These include a British policeman, a Syrian antiquities dealer, the geneticist JBS Haldane, “who cured tetanus and fought Franco,” and—most curiously, especially since Dorle was an Orthodox Jew—a married American reporter, John Carter, who was “deputized by Goering to start a ‘Hitlerist’ party to run in the 1932 election.” That revelation stuns Winner; this book is, in many ways, his search for answers. Winner’s account stands out for its honest, searching depiction of the protagonist and her family, including Winner himself. His assiduous research, his determination to get to the bottom of things, and his fascination for the past make an intimate page-turner of a work of investigative portraiture.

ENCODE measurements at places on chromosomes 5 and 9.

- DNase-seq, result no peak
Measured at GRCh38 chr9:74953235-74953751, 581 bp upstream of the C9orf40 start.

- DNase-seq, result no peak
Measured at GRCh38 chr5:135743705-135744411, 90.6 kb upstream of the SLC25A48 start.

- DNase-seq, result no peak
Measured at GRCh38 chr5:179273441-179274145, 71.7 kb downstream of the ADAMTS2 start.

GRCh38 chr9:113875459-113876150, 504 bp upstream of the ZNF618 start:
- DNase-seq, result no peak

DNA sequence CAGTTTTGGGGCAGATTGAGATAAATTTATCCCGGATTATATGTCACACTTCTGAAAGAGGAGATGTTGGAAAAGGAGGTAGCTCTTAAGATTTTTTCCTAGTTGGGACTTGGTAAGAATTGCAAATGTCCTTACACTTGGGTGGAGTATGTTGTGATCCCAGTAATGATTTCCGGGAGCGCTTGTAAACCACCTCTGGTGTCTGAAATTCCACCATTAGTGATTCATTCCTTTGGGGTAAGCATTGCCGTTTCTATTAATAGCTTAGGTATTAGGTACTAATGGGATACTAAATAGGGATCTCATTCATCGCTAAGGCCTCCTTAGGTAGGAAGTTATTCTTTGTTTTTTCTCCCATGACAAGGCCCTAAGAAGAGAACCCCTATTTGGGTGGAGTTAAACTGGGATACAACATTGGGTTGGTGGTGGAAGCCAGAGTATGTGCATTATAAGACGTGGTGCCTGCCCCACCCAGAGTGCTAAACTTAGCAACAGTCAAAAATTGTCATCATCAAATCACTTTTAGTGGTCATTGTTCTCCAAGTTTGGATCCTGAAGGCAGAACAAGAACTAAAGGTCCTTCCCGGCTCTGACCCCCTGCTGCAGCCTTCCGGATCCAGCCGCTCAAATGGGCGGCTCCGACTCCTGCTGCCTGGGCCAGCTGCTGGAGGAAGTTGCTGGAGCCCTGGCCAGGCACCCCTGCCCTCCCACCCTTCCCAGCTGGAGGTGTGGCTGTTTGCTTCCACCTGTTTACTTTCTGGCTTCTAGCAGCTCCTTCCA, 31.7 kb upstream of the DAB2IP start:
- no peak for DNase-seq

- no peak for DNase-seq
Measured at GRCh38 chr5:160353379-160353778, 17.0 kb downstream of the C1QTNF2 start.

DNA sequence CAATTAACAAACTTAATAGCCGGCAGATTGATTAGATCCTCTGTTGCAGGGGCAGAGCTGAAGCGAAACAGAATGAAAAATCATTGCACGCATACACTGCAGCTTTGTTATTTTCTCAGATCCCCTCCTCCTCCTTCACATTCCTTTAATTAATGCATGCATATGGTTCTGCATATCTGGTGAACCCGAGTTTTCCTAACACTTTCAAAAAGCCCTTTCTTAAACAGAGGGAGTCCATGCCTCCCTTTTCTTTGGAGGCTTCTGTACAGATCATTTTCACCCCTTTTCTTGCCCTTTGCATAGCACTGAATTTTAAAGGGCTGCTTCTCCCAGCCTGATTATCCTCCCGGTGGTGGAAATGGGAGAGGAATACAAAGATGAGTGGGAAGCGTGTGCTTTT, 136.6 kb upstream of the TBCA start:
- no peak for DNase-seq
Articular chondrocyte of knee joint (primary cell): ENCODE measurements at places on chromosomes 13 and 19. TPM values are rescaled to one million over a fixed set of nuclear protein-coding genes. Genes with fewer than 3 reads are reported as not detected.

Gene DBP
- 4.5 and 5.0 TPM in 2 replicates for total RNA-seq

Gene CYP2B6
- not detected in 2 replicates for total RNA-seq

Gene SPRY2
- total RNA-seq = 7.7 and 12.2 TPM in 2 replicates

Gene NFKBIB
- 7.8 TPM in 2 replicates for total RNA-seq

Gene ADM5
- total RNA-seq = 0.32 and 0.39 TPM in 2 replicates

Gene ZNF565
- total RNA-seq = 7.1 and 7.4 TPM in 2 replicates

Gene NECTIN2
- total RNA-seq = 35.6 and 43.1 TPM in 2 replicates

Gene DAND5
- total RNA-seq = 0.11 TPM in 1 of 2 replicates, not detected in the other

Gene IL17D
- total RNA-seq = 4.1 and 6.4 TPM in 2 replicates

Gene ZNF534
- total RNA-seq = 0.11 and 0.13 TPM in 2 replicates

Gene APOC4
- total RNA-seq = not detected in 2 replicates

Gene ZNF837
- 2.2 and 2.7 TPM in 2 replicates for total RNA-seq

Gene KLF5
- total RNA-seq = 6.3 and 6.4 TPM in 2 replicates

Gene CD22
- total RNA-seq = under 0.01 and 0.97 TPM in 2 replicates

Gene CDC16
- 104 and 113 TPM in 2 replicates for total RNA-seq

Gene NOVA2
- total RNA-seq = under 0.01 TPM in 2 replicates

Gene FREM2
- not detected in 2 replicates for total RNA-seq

Winner deftly conjures Dorle, the people she interacted with, and the world she lived in. Apart from Haldane, the most interesting person is Carter, who comes across as a political opportunist as Winner finds himself unable to definitively untangle the man’s true beliefs and loyalties—and what Dorle knew of his sympathies. With consummate skill he builds a seamless narrative, blending Dorle’s love letters and his own research, filling the gaps by relying on his imagination. The result is an engrossing story about the life and times of a singular woman who lived life to the fullest.
Takeaway: Fascinating “fictional memoir” of a trailblazing great aunt and her mysteries.
Comparable Titles: Heidi Ardizzone’s An Illuminated Life, Annie Ernaux ‘s A Woman’s Story.
Design and typography: A
Marketing copy: A